Being a practitioner manager, not an administrator

Despite being in a highly operational role, there has been tremendous value discovered in maintaining a practitioner’s viewpoint as a faculty member as well. I frequently facilitate courses just like any other online adjunct faculty member, and this recently offered me another opportunity to improve administrative processes.

A rather major constraint to faculty who wish to teach more often is a legal requirement that they must not teach over 100 sessions as an adjunct. This has an effect of faculty cherry picking courses that are more likely to have a higher roster that naturally has a higher pay. Since most of our accelerated adult courses run 3-6 weeks based on credit hours, getting faculty motivated to teach a 15 week post-secondary education course regardless of credit hour is not easy.

My initial solution was to offer the unwanted courses to faculty who teach less so the numbers simply do not impact their final “score” as much. This caused some administrative maneuverings that required more planning and work, but I did not really stop to think about the implications… until it happened to me. I wrote a 15 weeks college success skills course for post-secondary education and per our normal process would facilitate at least the first offering so that I could easily make adjustments to the curriculum and write the faculty guide. However, it is only one credit hour. I figured out how much I would “lose” by having to invest 15 sessions out of my 100 sessions for the amount of money I would get for a “measly one credit hour course”, and of course it was not worth it financially.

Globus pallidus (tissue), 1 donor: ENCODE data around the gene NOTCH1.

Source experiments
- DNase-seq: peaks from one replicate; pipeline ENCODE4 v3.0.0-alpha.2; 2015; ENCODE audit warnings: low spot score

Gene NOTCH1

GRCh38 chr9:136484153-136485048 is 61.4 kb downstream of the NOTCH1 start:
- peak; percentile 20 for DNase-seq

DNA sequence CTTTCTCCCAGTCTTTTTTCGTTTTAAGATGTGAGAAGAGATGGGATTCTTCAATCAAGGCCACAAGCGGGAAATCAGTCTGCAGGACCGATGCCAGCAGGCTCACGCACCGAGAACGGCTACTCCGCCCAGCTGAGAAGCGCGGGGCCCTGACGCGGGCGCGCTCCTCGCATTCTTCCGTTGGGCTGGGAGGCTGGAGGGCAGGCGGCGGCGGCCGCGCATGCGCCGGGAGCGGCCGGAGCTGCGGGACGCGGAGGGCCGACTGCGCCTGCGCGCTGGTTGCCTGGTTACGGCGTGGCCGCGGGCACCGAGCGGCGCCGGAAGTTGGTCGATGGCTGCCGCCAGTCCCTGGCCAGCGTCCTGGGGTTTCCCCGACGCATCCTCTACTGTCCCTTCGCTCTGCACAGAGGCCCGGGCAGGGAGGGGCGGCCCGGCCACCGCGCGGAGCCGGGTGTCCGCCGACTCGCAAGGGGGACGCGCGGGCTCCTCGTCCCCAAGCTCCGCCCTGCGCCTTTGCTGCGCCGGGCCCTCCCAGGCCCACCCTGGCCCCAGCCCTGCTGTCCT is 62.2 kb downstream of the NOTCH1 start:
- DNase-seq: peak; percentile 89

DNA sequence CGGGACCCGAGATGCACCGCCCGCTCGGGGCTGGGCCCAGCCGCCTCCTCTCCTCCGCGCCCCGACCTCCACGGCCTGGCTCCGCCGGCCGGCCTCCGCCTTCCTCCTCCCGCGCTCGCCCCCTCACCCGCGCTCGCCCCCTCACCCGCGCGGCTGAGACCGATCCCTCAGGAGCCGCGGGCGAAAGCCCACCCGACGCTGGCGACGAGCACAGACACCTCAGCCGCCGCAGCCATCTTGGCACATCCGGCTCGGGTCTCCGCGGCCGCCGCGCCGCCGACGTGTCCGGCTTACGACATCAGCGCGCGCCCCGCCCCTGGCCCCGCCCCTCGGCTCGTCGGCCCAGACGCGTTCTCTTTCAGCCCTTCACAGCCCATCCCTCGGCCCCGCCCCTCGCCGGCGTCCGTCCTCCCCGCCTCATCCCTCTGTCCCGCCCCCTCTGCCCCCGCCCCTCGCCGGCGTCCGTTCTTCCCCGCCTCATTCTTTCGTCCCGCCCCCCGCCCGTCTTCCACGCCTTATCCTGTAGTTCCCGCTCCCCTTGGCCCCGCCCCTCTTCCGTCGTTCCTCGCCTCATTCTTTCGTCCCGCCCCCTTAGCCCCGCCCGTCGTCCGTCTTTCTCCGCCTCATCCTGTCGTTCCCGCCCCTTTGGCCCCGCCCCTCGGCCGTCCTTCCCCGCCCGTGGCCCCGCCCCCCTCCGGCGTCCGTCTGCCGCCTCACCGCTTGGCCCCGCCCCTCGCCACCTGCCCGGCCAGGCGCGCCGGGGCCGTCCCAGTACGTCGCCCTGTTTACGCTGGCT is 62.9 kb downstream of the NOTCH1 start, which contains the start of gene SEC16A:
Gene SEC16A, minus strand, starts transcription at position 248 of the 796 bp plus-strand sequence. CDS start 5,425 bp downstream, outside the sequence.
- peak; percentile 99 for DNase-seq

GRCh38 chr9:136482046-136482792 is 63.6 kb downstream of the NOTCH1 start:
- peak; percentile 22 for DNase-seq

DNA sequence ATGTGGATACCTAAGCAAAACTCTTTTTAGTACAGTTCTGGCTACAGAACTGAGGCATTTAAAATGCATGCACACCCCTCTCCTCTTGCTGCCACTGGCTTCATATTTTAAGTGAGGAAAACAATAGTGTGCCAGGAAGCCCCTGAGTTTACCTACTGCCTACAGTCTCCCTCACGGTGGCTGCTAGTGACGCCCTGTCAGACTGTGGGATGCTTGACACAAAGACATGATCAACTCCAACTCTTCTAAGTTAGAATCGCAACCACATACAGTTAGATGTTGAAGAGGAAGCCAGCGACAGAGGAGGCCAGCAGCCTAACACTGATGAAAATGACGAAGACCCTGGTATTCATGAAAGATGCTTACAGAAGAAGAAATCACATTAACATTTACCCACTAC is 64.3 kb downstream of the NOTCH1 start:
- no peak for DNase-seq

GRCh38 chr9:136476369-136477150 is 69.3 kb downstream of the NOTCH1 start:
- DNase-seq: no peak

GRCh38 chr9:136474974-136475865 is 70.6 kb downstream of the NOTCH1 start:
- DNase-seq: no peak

Let’s go back to why it’s better to be a practitioner than a strict administrator?

Because processes improve as this one did… it did not take long for my thinking cap to become activated with legal remedies to discuss with the Dean.

In my pride of being a practitioner director rather than an administrator’s black hole, I nearly blinded myself to an issue that inconvenienced the staff, wasted time, and discouraged faculty. The reminder only came through being a practitioner. It is so essential for managerial positions to not forget this very important lesson and be in touch with the reality of our staff, in whatever function they serve.

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About Marian

My passion is centered around ensuring effective learning experiences that improve people's lives. Developing a learning mindset is my ultimate goal whether working with academic programs or corporate training; formal or informal learning practices. It is my belief that our potential for agility is limited only by our capacity for learning.

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